Kansas' bold experiment in child welfare

Program to hand over its caseload to businesses runs into financial problems.

By , Staff writer of The Christian Science Monitor

It was billed as the grand experiment in privatizing child welfare.

Kansas would bid out adoption, foster care, and other services to private companies. They'd be paid a lump sum for each child. It was up to them to figure out how to deal with the caseload.

But somewhere between idea and implementation, things went wrong.

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Without question, there have been significant advances. Among other things, Kansas has leveled the imbalance in services between poorly served rural areas and better-served cities, and adoptions are up 81 percent.

Yet the much-anticipated revolution in child welfare never occurred. Instead of creating a managed care system similar to a health-maintenance organization, the changes yielded only a semi-privatized system. Moreover, with one of the original private contractors now teetering on the edge of bankruptcy, the state has taken a step back from some of its boldest reforms.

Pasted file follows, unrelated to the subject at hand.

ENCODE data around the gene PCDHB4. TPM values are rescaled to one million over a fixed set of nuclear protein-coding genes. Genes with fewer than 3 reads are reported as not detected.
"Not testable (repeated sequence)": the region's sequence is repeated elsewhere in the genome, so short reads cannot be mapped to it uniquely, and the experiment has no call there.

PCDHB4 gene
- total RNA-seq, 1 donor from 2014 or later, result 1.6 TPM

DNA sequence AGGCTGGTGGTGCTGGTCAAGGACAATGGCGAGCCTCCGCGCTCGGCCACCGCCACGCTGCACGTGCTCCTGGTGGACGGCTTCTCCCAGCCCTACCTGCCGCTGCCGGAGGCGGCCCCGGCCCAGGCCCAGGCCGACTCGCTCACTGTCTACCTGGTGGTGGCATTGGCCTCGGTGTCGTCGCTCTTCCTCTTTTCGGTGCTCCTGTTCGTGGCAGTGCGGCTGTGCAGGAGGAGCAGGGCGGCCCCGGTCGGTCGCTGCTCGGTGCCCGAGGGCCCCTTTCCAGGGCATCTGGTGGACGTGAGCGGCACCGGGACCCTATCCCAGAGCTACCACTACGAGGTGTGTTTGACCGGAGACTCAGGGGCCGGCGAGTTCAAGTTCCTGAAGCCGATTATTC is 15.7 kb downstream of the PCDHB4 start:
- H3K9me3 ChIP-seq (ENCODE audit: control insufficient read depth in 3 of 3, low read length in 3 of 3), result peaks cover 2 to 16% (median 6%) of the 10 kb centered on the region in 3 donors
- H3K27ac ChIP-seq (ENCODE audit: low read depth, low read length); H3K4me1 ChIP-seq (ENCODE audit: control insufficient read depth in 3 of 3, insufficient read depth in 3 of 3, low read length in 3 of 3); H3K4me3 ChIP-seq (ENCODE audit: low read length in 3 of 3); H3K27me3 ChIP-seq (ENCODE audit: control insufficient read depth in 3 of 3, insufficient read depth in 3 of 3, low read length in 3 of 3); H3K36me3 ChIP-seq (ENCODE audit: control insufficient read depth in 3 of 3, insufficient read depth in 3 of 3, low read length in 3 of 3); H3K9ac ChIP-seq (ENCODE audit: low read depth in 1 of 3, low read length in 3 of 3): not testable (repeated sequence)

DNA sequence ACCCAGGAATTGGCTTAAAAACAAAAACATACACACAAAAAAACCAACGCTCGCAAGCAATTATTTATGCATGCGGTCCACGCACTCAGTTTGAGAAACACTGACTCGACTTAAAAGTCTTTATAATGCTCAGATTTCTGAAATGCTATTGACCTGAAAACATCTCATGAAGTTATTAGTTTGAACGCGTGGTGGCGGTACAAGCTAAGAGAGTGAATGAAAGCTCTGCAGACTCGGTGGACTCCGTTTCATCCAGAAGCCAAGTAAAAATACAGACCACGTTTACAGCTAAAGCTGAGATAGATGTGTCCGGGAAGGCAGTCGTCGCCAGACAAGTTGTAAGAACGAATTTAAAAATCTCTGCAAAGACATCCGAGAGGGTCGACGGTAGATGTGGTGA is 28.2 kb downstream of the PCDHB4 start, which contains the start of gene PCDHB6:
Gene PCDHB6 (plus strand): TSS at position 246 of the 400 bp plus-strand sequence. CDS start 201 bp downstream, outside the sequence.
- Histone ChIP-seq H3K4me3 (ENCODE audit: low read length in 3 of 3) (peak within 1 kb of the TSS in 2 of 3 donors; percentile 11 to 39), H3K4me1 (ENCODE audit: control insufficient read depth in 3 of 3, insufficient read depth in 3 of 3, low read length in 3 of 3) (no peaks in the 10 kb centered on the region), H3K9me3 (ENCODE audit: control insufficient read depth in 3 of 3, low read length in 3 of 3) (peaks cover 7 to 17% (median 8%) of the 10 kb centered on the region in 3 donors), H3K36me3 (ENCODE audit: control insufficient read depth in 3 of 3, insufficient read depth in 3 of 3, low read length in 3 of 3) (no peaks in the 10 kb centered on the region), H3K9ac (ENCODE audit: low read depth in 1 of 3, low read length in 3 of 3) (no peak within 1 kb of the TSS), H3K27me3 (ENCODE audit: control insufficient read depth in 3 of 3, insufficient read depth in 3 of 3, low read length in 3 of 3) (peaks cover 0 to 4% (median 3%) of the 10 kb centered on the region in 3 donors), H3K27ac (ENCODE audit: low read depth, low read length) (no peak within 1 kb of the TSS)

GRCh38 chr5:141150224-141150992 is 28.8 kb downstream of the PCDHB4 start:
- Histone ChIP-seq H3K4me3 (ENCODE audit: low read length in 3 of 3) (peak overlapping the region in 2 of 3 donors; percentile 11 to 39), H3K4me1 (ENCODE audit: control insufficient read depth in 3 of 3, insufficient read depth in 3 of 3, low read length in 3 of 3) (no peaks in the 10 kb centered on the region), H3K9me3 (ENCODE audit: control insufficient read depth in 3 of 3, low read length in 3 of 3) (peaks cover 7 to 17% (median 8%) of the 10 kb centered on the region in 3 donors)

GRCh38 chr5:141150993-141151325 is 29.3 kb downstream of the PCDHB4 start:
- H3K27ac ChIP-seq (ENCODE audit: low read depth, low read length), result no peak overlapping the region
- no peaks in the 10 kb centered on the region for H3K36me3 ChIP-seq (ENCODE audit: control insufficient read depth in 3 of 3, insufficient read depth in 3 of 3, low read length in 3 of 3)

As the presidential candidates begin to debate in earnest privatizing more social services, Kansas is a cautionary tale about the limits of privatization. It raises question about whether some social responsibilities - such as the welfare of children - sit uneasily on private shoulders.

"Kansas was everybody's poster boy for managed care," says Alfred Kahn, professor emeritus at Columbia University in New York and co-author of a forthcoming report on privatization. "And they have nothing to show for it yet that anybody should copy."

A lump sum

Kansas' managed-care plan was set up on the innovative idea that each child in the adoption system came with roughly $13,500 in funding. The state would pay the private agency caring for the child half that amount when the child entered the system, another 25 percent when they were placed with adoptive parents, and the final 25 percent when the adoption became legal.

The goal was to provide a monetary incentive for the agency to find homes for children as soon as possible.

And the new system has made progress.